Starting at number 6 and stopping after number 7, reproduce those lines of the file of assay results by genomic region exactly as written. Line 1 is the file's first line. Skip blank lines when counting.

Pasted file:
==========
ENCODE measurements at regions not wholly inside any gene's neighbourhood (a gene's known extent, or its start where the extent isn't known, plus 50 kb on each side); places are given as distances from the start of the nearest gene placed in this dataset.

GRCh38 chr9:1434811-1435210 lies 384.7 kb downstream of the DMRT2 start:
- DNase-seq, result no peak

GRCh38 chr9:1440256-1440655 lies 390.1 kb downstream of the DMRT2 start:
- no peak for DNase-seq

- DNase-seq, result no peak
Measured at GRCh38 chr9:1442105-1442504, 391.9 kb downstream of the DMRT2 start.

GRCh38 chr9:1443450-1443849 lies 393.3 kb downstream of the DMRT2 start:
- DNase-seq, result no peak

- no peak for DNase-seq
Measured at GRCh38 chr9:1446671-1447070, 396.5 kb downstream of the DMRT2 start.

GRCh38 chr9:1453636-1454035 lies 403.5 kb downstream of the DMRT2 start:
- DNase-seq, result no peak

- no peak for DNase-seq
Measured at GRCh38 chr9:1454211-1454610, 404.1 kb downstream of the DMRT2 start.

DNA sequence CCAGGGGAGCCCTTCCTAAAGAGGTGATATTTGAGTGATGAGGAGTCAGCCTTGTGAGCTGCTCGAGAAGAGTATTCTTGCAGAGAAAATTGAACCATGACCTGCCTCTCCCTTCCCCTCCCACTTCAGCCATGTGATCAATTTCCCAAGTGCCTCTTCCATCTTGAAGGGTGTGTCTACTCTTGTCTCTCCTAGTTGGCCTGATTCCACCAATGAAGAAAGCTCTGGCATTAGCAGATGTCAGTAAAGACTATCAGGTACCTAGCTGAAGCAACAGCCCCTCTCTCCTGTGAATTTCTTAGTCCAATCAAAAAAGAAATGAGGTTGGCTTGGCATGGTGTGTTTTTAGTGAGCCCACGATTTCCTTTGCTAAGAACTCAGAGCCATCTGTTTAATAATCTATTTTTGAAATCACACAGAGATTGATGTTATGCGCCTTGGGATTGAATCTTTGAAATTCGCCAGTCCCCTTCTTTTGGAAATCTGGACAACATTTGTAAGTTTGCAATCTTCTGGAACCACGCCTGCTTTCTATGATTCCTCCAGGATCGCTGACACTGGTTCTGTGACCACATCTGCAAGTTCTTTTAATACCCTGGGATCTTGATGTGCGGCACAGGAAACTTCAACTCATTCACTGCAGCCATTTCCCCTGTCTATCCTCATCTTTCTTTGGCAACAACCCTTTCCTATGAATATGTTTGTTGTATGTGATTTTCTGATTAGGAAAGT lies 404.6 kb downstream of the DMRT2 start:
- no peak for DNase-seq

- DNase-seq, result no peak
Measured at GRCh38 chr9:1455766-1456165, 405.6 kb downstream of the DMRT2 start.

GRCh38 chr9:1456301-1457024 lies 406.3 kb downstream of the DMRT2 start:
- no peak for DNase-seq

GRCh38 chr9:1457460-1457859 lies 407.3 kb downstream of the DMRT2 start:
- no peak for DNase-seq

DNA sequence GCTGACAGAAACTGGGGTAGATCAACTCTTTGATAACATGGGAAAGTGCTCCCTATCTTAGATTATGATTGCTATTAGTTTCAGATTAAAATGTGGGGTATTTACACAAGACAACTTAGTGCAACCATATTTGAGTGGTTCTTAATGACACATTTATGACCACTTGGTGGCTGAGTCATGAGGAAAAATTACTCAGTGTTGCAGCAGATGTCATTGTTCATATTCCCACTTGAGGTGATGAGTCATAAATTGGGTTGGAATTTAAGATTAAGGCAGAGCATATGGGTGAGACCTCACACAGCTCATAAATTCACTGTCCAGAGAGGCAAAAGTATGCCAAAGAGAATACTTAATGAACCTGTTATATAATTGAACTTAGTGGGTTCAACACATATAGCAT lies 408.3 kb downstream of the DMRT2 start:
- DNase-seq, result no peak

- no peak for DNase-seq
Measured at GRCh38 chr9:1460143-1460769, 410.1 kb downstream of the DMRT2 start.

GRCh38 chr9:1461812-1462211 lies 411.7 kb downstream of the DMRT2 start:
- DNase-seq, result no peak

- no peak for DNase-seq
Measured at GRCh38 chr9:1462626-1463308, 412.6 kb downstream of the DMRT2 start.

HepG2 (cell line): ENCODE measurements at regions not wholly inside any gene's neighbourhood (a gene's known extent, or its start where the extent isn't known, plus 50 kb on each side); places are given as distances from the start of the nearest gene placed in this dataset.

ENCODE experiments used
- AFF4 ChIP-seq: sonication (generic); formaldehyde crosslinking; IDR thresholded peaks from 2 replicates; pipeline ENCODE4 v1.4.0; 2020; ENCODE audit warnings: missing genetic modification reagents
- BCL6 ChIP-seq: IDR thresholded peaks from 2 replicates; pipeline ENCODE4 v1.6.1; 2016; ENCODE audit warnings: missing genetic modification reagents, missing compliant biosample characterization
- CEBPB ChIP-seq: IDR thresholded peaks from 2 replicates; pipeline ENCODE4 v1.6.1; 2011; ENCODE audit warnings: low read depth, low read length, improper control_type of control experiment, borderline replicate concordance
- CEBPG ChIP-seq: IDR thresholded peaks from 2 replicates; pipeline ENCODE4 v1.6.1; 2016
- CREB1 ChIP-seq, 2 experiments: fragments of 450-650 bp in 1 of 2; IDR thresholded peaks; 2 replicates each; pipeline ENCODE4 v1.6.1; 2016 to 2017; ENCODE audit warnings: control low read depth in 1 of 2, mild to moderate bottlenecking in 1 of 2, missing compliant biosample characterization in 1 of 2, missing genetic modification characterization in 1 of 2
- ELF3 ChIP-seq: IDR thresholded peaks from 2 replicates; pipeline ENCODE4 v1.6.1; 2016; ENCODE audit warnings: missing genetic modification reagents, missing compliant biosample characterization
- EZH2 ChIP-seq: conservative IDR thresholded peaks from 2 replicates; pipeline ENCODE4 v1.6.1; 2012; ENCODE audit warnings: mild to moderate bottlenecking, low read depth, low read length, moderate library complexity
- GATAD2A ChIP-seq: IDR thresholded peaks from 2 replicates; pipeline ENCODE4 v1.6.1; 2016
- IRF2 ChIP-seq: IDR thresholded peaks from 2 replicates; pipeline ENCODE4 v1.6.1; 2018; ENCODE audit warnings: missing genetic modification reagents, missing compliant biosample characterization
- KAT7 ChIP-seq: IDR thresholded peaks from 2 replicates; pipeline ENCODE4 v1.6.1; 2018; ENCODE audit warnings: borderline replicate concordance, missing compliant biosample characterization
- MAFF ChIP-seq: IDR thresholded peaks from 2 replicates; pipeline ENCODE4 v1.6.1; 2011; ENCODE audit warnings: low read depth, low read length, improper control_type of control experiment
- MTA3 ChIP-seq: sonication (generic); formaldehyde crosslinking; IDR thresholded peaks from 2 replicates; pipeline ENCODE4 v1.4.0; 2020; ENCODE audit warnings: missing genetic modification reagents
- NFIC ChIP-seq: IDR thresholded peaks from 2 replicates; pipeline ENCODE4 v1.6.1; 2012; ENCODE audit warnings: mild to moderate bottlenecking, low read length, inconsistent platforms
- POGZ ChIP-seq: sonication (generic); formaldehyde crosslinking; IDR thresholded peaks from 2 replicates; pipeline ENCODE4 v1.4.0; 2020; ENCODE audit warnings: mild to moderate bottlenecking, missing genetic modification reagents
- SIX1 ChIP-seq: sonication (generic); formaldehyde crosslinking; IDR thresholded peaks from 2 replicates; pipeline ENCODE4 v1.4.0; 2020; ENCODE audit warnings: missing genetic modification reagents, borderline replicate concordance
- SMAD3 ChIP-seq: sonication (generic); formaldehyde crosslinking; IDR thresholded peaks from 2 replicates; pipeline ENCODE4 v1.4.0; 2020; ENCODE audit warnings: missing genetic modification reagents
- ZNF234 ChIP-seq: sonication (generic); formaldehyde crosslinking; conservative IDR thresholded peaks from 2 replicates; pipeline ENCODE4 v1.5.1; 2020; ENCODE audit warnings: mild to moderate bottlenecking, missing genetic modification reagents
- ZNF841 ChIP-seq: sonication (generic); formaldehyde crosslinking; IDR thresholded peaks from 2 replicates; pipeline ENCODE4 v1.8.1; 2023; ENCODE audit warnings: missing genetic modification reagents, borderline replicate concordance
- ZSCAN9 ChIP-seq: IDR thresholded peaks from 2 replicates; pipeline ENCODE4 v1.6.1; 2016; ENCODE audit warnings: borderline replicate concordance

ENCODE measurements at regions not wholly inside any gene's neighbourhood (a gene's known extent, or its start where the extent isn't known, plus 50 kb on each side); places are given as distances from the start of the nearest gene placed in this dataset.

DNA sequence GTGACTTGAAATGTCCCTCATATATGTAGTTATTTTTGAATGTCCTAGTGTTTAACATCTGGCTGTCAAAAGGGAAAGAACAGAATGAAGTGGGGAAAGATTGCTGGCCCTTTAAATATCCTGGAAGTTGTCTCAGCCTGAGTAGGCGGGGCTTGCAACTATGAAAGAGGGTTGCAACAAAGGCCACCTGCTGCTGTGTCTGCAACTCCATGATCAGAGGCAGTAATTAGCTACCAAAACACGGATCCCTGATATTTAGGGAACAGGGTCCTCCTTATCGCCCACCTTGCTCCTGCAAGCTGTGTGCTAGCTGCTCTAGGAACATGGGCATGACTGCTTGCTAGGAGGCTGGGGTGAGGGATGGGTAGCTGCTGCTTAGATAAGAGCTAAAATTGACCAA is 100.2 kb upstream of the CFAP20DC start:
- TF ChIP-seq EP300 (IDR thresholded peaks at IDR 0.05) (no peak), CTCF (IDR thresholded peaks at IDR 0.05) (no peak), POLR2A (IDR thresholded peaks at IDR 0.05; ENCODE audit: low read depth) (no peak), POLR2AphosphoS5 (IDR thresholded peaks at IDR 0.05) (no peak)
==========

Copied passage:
- DNase-seq, result no peak
Measured at GRCh38 chr9:1442105-1442504, 391.9 kb downstream of the DMRT2 start.